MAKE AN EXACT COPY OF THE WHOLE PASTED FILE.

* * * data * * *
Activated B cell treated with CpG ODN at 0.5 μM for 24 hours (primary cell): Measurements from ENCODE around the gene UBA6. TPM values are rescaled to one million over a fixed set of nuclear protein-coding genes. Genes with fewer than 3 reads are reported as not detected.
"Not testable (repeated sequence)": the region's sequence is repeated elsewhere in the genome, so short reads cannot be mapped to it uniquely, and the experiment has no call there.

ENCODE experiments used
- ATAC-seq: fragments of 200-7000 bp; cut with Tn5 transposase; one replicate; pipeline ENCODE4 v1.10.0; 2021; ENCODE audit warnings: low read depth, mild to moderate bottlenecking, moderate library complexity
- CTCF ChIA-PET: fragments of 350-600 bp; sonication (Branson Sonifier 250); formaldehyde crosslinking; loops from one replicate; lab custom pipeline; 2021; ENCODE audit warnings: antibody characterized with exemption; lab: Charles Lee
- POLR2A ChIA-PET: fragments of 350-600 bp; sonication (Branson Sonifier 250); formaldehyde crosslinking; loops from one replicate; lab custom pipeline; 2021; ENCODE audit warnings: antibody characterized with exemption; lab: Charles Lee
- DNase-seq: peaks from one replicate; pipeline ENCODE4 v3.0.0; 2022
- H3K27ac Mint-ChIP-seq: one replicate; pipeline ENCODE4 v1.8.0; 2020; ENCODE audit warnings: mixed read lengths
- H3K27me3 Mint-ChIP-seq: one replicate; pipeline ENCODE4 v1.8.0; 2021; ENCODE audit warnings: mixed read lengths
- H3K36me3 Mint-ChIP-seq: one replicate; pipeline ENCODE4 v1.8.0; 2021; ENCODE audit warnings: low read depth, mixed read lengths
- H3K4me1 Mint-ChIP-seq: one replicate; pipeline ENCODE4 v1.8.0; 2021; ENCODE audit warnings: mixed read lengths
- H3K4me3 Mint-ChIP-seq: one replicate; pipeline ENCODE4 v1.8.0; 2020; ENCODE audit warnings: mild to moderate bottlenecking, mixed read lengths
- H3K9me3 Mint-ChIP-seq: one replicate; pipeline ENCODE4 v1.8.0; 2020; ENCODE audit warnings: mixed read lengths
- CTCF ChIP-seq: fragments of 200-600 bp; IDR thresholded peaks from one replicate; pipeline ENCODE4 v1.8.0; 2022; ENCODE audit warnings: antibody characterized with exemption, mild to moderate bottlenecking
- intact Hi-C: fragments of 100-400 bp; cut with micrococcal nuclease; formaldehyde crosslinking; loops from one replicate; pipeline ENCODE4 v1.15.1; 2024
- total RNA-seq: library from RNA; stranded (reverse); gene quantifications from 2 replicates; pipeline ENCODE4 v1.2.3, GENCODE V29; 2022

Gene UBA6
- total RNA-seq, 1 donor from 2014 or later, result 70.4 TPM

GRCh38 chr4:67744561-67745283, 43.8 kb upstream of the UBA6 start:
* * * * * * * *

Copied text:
Activated B cell treated with CpG ODN at 0.5 μM for 24 hours (primary cell): Measurements from ENCODE around the gene UBA6. TPM values are rescaled to one million over a fixed set of nuclear protein-coding genes. Genes with fewer than 3 reads are reported as not detected.
"Not testable (repeated sequence)": the region's sequence is repeated elsewhere in the genome, so short reads cannot be mapped to it uniquely, and the experiment has no call there.

ENCODE experiments used
- ATAC-seq: fragments of 200-7000 bp; cut with Tn5 transposase; one replicate; pipeline ENCODE4 v1.10.0; 2021; ENCODE audit warnings: low read depth, mild to moderate bottlenecking, moderate library complexity
- CTCF ChIA-PET: fragments of 350-600 bp; sonication (Branson Sonifier 250); formaldehyde crosslinking; loops from one replicate; lab custom pipeline; 2021; ENCODE audit warnings: antibody characterized with exemption; lab: Charles Lee
- POLR2A ChIA-PET: fragments of 350-600 bp; sonication (Branson Sonifier 250); formaldehyde crosslinking; loops from one replicate; lab custom pipeline; 2021; ENCODE audit warnings: antibody characterized with exemption; lab: Charles Lee
- DNase-seq: peaks from one replicate; pipeline ENCODE4 v3.0.0; 2022
- H3K27ac Mint-ChIP-seq: one replicate; pipeline ENCODE4 v1.8.0; 2020; ENCODE audit warnings: mixed read lengths
- H3K27me3 Mint-ChIP-seq: one replicate; pipeline ENCODE4 v1.8.0; 2021; ENCODE audit warnings: mixed read lengths
- H3K36me3 Mint-ChIP-seq: one replicate; pipeline ENCODE4 v1.8.0; 2021; ENCODE audit warnings: low read depth, mixed read lengths
- H3K4me1 Mint-ChIP-seq: one replicate; pipeline ENCODE4 v1.8.0; 2021; ENCODE audit warnings: mixed read lengths
- H3K4me3 Mint-ChIP-seq: one replicate; pipeline ENCODE4 v1.8.0; 2020; ENCODE audit warnings: mild to moderate bottlenecking, mixed read lengths
- H3K9me3 Mint-ChIP-seq: one replicate; pipeline ENCODE4 v1.8.0; 2020; ENCODE audit warnings: mixed read lengths
- CTCF ChIP-seq: fragments of 200-600 bp; IDR thresholded peaks from one replicate; pipeline ENCODE4 v1.8.0; 2022; ENCODE audit warnings: antibody characterized with exemption, mild to moderate bottlenecking
- intact Hi-C: fragments of 100-400 bp; cut with micrococcal nuclease; formaldehyde crosslinking; loops from one replicate; pipeline ENCODE4 v1.15.1; 2024
- total RNA-seq: library from RNA; stranded (reverse); gene quantifications from 2 replicates; pipeline ENCODE4 v1.2.3, GENCODE V29; 2022

Gene UBA6
- total RNA-seq, 1 donor from 2014 or later, result 70.4 TPM

GRCh38 chr4:67744561-67745283, 43.8 kb upstream of the UBA6 start: